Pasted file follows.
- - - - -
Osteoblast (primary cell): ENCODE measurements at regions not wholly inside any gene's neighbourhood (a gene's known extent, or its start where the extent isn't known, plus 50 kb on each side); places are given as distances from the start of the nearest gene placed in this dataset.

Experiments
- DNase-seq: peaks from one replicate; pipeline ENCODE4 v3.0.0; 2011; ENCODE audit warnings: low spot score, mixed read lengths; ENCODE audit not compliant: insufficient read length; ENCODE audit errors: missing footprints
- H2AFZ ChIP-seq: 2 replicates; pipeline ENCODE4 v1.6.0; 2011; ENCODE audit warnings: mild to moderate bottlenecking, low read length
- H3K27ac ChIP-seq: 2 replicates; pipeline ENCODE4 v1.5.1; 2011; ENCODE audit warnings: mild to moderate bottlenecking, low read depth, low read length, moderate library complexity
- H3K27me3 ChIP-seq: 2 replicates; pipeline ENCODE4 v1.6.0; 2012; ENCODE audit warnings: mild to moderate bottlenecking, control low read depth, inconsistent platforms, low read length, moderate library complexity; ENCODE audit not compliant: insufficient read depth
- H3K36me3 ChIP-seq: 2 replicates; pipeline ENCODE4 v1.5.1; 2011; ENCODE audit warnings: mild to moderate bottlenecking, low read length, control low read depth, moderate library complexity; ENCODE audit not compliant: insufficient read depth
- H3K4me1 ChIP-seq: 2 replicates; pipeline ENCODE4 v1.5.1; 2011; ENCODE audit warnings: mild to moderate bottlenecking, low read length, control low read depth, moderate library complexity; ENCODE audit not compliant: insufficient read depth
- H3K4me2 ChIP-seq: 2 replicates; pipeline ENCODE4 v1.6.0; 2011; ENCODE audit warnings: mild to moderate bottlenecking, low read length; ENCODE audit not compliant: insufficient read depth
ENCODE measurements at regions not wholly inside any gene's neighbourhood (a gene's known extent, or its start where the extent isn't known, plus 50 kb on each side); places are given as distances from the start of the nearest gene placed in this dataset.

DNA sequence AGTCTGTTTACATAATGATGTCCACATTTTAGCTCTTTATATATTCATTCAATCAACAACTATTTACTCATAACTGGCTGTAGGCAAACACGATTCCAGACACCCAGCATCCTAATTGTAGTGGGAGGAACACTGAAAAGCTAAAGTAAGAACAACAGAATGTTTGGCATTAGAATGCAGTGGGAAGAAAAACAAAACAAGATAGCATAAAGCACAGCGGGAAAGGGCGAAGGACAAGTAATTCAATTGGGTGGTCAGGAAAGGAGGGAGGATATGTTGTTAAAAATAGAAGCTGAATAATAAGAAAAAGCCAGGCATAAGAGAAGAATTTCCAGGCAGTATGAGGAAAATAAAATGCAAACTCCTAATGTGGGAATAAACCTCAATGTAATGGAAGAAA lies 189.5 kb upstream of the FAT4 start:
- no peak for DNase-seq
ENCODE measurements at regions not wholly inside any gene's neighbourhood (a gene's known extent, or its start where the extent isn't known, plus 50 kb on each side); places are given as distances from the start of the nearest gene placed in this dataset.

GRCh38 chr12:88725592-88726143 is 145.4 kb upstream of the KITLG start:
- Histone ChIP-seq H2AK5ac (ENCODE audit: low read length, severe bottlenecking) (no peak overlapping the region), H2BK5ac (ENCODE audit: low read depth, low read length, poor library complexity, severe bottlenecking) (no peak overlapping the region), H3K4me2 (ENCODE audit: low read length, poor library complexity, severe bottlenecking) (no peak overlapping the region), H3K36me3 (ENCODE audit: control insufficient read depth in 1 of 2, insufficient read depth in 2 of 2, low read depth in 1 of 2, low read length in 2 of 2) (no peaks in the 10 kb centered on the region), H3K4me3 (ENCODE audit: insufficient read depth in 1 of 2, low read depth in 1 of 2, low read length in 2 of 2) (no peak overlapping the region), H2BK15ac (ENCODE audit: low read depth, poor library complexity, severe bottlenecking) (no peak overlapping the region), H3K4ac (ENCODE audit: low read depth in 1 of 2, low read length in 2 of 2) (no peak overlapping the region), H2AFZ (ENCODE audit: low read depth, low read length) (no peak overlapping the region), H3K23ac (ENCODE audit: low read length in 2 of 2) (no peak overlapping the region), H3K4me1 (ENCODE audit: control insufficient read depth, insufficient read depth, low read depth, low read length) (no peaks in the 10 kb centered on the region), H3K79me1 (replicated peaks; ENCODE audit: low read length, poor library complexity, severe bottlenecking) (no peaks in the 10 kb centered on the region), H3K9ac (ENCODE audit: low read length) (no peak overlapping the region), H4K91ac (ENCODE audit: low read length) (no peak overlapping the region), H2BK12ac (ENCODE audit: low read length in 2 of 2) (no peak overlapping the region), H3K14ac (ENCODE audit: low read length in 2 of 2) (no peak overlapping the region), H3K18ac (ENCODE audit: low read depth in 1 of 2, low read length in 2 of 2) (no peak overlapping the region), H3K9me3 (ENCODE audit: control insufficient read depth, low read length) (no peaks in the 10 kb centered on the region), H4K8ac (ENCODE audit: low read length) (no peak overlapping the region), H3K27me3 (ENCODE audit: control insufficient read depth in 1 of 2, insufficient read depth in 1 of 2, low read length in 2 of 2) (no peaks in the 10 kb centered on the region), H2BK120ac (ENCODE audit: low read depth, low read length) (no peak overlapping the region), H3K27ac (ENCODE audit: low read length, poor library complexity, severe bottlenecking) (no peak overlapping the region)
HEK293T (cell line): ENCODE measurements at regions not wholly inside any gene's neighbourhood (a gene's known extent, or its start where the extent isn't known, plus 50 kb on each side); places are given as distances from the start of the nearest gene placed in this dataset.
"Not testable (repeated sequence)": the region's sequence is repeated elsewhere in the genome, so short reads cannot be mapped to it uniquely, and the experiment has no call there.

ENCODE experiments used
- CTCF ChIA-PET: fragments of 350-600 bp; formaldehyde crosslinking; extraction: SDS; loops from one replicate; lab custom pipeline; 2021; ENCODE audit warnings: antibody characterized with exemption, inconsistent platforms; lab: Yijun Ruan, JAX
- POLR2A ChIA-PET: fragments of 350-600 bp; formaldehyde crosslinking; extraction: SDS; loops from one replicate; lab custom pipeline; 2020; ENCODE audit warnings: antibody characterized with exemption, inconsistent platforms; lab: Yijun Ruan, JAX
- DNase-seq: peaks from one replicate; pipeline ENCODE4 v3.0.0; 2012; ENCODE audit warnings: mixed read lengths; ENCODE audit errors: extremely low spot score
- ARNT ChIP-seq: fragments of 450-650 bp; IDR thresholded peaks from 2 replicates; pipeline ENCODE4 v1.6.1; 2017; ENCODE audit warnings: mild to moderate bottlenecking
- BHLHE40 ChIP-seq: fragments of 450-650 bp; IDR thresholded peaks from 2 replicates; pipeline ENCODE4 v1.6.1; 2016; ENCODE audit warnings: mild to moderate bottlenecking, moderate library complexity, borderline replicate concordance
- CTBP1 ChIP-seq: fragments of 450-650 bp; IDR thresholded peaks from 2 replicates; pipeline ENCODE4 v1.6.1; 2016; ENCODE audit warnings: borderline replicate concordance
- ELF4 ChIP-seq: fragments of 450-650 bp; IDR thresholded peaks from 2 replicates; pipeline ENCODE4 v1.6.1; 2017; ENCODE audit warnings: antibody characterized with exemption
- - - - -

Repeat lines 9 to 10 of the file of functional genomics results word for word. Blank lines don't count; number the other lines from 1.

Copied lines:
- H3K4me2 ChIP-seq: 2 replicates; pipeline ENCODE4 v1.6.0; 2011; ENCODE audit warnings: mild to moderate bottlenecking, low read length; ENCODE audit not compliant: insufficient read depth
ENCODE measurements at regions not wholly inside any gene's neighbourhood (a gene's known extent, or its start where the extent isn't known, plus 50 kb on each side); places are given as distances from the start of the nearest gene placed in this dataset.